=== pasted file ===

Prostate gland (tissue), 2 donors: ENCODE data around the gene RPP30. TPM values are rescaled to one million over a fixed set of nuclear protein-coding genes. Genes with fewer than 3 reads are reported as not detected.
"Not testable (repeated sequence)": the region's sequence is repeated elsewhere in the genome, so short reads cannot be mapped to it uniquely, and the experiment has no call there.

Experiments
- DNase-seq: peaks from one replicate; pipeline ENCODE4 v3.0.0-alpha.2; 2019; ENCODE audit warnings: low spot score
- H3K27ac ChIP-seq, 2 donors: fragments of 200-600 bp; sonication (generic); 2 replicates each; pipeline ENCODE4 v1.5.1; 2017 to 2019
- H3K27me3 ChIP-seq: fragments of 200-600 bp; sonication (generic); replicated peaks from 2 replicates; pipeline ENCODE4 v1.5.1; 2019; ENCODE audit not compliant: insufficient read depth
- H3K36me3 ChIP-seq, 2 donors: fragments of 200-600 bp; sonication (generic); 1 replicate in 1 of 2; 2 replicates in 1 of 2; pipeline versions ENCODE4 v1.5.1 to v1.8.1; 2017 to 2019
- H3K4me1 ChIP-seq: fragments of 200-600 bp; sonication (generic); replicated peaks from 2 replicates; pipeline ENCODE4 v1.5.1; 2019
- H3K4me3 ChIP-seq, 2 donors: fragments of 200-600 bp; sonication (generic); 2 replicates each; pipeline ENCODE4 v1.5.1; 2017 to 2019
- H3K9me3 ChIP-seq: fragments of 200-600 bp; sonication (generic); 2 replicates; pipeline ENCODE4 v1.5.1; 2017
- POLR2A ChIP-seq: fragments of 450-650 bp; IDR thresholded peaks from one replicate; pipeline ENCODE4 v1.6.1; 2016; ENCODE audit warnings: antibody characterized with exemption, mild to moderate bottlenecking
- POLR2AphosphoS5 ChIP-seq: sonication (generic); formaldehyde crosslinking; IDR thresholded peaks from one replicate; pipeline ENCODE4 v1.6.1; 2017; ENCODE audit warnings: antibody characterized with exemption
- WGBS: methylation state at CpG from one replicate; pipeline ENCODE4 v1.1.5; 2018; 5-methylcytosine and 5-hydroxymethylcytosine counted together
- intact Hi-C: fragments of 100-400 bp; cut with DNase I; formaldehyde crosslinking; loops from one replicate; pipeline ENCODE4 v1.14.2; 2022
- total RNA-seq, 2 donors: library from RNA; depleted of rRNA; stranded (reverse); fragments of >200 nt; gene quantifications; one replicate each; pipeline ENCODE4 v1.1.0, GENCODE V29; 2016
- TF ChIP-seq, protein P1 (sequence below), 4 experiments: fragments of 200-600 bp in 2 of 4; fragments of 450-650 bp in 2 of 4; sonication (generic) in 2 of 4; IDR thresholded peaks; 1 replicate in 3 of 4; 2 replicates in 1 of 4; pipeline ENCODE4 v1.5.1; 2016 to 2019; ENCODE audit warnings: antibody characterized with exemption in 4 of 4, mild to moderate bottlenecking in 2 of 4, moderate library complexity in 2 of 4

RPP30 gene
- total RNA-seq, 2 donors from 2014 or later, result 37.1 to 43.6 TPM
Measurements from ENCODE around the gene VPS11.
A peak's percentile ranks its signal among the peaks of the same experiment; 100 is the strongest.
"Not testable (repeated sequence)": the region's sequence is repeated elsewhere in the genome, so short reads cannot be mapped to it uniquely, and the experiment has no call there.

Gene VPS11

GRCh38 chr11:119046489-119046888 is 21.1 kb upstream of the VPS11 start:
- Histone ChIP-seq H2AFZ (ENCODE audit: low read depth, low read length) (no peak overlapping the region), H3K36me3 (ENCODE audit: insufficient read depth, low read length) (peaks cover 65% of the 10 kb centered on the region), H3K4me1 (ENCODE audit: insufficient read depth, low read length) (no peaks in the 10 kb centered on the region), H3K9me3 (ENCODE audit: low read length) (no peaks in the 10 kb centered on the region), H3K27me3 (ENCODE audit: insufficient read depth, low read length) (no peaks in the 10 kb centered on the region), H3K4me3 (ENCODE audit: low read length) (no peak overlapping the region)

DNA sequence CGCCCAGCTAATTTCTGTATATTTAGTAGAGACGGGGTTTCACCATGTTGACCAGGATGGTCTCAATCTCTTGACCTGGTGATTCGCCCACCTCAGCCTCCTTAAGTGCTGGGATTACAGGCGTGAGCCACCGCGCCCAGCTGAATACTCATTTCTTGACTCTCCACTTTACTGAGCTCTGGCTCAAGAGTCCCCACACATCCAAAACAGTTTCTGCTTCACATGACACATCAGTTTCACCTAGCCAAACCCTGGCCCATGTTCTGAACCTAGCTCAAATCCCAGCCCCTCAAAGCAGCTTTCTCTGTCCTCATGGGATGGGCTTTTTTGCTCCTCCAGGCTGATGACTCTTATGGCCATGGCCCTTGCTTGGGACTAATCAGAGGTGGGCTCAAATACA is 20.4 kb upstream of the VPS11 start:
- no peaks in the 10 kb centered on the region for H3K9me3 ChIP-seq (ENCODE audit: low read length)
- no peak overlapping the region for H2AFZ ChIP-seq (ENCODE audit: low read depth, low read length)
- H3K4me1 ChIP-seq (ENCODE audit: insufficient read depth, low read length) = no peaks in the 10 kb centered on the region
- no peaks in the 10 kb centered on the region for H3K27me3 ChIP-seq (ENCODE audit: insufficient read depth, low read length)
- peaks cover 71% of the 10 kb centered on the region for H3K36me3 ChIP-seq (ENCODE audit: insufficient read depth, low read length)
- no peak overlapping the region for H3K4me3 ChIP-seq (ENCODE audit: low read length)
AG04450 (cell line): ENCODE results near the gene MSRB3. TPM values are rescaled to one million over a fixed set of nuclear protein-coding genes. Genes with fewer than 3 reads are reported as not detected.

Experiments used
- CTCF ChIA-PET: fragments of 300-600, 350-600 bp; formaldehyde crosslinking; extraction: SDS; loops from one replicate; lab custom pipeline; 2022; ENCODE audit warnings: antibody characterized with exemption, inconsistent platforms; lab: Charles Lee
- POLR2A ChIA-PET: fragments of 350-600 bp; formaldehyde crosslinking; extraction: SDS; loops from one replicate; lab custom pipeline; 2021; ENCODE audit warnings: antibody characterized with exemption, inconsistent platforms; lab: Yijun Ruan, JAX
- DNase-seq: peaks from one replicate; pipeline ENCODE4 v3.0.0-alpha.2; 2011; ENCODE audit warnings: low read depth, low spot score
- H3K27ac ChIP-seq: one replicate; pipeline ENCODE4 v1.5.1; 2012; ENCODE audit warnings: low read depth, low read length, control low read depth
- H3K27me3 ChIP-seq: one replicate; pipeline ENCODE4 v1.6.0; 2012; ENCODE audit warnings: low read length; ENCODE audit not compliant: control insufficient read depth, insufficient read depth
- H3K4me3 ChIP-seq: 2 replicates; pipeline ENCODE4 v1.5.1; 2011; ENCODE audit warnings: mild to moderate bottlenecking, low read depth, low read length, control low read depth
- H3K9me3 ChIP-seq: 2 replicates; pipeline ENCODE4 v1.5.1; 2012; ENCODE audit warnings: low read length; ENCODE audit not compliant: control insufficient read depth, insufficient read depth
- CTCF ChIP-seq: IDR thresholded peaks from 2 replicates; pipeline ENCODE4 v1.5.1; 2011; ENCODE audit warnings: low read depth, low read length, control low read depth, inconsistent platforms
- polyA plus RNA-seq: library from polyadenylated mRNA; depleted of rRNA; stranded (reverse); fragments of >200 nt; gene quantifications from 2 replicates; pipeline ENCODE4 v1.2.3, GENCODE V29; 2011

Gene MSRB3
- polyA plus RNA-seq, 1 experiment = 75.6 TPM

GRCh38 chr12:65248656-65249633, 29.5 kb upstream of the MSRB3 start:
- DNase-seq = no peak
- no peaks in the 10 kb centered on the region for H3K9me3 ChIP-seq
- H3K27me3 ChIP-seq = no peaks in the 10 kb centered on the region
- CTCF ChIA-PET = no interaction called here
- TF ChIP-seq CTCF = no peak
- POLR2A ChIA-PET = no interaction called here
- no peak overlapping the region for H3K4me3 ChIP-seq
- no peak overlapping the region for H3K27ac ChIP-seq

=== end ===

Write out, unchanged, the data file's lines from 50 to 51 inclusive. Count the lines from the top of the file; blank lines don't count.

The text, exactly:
- TF ChIP-seq CTCF = no peak
- POLR2A ChIA-PET = no interaction called here